To what extent can libraries ensure free, equal and unhampered access to Internet-accessible information resources from a global perspective?

Between November 2001 and November 2004, IFLA/FAIFE, along with The Royal School of Library and Information Science in Denmark co-sponsored Dr. Stuart Hamilton’s PhD project examining freedom of access to information on the Internet. Entitled “To what extent can libraries ensure free, equal and unhampered access to Internet-accessible information resources from a global perspective?”, the PhD project is an example of IFLA’s close cooperation with the higher education sector. The results are of great value to the international library community and all those concerned with freedom of access to information and freedom of expression issues.

The Internet has evolved over the past ten years to become an information provider of incredible importance. While the utopian future envisioned by early Internet pioneers has not yet come to pass, great advances have been made in terms of extending Internet access around the world and creating mechanisms through which information can be quickly and cheaply retrieved. The Internet has been unable to ignore the passage of time, however, and today’s online environment is very much shaped by the current uncertain global security situation and the forces of a globalised economy that increasingly takes advantage of Internet technologies to facilitate its operation.

The PhD thesis is specifically concerned with restrictions on access to Internet-accessible information via the Internet in libraries. Empirical investigations (including a global survey of IFLA member countries and interviews with senior library professionals from around the world) found that several barriers to online information flow exist with the potential to affect information access in libraries all over the world.

In summary:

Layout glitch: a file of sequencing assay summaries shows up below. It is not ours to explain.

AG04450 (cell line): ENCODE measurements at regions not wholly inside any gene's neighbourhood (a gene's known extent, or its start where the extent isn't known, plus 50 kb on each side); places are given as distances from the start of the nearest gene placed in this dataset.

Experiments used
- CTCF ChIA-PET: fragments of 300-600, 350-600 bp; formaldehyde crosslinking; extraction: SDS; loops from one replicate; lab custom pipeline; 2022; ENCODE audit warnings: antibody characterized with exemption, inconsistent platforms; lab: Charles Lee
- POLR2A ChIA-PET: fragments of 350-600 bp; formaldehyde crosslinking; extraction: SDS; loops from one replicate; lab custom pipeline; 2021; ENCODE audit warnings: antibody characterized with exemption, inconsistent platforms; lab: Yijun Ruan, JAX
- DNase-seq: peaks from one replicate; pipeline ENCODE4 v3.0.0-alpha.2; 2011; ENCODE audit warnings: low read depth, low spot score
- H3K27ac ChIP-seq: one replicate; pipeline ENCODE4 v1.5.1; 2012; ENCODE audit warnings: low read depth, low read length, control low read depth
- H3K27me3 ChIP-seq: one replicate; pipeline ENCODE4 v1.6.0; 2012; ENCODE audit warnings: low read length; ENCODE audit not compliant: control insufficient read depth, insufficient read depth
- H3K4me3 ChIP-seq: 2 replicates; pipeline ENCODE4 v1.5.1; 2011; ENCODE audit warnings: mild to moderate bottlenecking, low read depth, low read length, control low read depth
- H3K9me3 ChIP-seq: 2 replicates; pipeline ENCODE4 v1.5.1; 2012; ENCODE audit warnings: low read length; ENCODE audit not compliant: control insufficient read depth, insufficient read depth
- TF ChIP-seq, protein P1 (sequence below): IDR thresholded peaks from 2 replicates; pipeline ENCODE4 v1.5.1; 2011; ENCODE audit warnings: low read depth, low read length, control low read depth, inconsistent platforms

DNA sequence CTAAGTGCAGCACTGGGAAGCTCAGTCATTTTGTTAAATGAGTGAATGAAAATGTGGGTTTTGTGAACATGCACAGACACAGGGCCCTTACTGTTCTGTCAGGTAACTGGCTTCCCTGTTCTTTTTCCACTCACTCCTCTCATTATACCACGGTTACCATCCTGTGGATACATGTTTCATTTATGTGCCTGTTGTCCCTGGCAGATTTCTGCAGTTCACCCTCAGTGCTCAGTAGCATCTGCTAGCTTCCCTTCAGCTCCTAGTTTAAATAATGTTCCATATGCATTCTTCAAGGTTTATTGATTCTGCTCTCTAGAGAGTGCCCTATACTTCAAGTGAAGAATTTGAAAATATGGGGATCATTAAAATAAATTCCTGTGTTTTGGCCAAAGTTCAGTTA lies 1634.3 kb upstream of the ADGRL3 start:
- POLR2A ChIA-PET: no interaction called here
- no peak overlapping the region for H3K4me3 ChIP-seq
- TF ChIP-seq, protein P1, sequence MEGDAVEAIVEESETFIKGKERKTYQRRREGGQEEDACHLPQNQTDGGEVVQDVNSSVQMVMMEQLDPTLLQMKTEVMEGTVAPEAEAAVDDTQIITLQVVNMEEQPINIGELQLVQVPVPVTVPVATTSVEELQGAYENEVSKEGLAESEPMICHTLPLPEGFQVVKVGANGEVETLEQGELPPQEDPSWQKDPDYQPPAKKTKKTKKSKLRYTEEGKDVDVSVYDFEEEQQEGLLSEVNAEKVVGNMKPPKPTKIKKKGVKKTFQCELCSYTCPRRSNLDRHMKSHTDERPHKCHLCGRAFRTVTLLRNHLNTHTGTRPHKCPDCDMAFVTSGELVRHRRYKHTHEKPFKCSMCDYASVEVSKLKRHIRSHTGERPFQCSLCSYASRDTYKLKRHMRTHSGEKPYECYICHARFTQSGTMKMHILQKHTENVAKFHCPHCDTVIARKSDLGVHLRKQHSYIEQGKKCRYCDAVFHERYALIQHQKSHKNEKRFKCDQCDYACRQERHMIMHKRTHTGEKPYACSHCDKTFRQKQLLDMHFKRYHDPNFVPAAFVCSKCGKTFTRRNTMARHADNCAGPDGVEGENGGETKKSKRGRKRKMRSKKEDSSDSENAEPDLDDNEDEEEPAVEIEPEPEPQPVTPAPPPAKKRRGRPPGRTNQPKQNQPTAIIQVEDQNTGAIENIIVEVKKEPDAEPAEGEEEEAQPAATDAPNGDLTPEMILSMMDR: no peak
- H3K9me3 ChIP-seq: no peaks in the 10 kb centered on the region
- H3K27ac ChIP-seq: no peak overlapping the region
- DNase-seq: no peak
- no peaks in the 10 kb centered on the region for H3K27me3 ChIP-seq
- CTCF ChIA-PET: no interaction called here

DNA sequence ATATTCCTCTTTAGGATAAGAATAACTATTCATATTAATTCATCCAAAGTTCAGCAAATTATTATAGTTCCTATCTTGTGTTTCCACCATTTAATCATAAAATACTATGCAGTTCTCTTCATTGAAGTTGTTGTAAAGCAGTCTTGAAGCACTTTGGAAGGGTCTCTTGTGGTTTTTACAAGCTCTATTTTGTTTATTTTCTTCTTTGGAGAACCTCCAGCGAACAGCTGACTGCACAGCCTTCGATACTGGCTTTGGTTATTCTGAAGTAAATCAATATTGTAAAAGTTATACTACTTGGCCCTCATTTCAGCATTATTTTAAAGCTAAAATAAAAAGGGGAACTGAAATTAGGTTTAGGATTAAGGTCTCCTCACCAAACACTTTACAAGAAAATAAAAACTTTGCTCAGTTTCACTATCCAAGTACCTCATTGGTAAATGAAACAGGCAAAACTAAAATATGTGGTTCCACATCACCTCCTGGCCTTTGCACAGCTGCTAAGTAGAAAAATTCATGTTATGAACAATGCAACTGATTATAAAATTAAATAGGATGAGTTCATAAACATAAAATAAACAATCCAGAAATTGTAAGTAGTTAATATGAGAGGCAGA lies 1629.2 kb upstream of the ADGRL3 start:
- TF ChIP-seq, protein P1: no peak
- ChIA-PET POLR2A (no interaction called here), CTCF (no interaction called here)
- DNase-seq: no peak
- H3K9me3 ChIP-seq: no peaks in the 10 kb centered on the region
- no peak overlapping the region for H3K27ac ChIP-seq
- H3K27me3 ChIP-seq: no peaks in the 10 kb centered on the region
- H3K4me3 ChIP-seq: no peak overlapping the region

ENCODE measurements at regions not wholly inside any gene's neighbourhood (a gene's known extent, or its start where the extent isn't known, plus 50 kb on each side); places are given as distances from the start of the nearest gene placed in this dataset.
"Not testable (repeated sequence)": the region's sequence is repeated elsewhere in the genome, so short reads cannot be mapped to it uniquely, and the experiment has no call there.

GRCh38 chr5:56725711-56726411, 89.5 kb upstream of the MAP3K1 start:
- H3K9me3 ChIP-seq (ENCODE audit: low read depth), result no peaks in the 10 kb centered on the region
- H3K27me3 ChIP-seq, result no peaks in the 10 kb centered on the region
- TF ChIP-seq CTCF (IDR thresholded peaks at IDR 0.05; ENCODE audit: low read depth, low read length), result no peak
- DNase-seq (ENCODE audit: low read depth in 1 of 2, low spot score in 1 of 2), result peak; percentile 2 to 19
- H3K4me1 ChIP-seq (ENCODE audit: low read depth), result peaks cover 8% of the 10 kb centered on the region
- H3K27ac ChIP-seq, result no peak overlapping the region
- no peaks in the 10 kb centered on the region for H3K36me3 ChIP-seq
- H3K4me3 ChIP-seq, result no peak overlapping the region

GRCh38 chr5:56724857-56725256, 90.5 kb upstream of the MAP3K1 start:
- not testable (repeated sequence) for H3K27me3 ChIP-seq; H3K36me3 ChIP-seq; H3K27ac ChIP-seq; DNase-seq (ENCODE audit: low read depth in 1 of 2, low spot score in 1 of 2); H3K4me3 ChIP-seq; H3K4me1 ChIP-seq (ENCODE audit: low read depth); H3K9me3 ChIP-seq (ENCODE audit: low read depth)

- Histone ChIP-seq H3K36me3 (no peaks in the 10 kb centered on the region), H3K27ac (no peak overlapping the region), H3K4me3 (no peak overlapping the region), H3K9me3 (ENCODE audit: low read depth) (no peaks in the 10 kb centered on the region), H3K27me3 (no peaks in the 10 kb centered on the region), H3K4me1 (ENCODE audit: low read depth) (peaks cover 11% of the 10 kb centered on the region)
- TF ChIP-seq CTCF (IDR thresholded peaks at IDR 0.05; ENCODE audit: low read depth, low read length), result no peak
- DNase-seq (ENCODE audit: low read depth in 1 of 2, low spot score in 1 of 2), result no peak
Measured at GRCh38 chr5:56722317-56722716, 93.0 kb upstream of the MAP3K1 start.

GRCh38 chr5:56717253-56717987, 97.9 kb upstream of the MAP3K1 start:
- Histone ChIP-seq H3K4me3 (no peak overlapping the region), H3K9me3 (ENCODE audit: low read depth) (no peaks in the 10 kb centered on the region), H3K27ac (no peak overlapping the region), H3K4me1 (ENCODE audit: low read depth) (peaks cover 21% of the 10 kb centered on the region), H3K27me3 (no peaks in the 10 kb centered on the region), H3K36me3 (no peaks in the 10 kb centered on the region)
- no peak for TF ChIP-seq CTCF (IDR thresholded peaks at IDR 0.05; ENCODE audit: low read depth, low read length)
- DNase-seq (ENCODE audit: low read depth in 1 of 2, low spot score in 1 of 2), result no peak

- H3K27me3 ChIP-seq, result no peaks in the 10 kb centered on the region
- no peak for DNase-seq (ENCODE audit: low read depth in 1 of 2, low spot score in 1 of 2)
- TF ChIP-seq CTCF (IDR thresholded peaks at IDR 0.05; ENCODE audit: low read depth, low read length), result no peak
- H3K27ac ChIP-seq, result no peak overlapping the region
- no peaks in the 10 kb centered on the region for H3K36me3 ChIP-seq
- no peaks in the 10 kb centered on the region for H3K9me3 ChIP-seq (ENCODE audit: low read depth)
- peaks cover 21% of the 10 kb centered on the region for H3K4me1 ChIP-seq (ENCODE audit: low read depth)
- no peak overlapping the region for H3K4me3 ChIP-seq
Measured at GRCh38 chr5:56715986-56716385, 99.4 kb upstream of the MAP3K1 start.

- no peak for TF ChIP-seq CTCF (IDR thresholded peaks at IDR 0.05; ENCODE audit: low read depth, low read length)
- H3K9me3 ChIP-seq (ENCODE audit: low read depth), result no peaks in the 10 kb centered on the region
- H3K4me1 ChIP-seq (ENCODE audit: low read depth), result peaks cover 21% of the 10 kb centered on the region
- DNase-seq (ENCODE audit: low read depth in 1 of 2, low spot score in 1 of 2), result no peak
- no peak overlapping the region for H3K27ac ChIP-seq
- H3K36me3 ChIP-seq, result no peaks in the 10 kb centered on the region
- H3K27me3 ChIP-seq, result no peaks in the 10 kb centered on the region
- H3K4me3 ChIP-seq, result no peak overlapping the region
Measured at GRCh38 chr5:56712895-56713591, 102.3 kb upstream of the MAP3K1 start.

• The basic access problems of the digital divide leave library users in many countries suffering from a lack of hardware, adequate Internet connections and skills necessary to get the most out of the Internet
  • The use of filtering software, either on library networks or at a national infrastructure level, is causing a degree of censorship in some parts of the world that leaves Internet users at a disadvantage regarding information access
  • Increases in Internet surveillance and data retention as a result of the September 11th 2001 terrorist attacks are impacting upon library user privacy and having adverse consequences for the freedom of expression of Internet users
  • The increasingly commodified nature of the Internet is leading to more charging for access to information resources. Library budgets are pressured to absorb these costs but they are being passed on to users in many countries
  • Changes in the online copyright environment are placing more control in the hands of large intellectual property owners. Advances in digital rights management are beginning to limit the uses of online information resources and impact negatively on the common store of knowledge available to library users worldwide

The thesis concludes that as Internet infrastructure and use within a country develops, more obstacles to accessing information become apparent, and the extent to which libraries are able to overcome them is dependent on their ability to influence decision-making processes at a number of levels, from the local community up to levels of international governance.